Our First Signs of Love feature is about that moment you think you’ve found a new artist to love. This week we shine the spotlight on ilonalowe.

Introducing ilonalowe

An independent indie-folk artist, London-born and Sussex bred, returns to the world of alternative music with a pseudonym that plays on her natural introversion. “Ilona”, the childhood nickname lovingly given to Marnie Burt by her parents, is Hungarian for “queen of the fairies.”

“I would dance around aimlessly in an amazing dress and lose myself in all the beauty of everything,” ilonalowe explains. “I think the world has done well to retain some sense of childlike wonder this year. If my songs can help people to drift off into their dreamworlds, even if only for a moment, I’ll consider it a job well done. One needs one’s daydreams for lockdown company.”

Holy The Night and New Year’s Day

Whilst the release of a Christmas track as an artist’s debut may well be pretty unorthodox, ilonalowe isn’t phased by breaking the norms. A contemporary spin has been put on the traditional Christmas song format, with ilonalowe’s release of Holy the Night, and B-side track New Year’s Day. Featuring gorgeous vocals and festive vibes, the tracks explore the looming reality of a lockdown Christmas period.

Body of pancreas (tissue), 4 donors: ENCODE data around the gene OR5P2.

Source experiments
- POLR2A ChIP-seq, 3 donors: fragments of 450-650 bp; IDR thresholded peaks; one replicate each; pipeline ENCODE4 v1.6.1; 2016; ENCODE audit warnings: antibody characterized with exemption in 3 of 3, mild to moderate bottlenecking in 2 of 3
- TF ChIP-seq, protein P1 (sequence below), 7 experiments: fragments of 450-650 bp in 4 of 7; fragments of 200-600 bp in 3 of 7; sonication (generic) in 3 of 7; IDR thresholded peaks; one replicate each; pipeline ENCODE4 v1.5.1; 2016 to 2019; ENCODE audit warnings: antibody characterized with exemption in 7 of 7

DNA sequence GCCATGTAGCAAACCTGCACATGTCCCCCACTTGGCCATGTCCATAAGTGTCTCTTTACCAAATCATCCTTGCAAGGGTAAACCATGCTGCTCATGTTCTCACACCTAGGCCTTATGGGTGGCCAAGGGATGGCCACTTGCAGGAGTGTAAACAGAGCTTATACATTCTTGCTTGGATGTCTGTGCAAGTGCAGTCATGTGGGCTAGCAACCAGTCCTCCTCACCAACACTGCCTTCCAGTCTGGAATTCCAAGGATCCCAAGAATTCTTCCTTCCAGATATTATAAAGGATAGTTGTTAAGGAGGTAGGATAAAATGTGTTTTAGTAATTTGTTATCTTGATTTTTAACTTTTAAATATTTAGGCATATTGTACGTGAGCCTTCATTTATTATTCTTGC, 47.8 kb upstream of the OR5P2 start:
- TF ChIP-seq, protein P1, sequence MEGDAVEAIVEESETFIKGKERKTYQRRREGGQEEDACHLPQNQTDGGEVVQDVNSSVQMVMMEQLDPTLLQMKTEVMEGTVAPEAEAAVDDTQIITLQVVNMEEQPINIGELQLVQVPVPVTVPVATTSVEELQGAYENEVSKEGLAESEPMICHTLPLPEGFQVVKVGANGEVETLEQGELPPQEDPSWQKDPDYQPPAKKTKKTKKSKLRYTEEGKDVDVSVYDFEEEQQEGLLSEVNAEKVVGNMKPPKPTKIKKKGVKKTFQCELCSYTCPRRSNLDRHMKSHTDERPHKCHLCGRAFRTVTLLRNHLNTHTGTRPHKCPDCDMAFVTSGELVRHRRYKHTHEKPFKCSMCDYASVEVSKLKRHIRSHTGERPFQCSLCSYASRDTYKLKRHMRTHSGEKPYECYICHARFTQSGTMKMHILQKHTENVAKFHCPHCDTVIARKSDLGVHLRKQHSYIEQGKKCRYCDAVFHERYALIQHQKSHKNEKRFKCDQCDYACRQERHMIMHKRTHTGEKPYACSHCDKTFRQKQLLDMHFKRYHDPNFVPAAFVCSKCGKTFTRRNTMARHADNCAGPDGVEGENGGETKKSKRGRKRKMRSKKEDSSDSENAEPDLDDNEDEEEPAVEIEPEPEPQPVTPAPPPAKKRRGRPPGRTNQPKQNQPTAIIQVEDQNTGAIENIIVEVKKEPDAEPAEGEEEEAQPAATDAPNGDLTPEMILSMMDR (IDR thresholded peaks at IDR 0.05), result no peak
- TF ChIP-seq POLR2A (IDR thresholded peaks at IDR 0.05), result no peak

Holy The Night focuses on the regrets of not making the most of previous Christmases with loved ones. New Year’s Day is an extension of the same sentiment, but set to a reharmonisation of Auld Lang Syne.

For many, Christmas songs will feel overwhelming this year, with the continuation of lockdowns and harsh restrictions. However, ilonalowe’s debut release, with its touching homage to the dire circumstances that we are all facing, feels like a refreshing and encouraging embrace.

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Words Rachel Makinson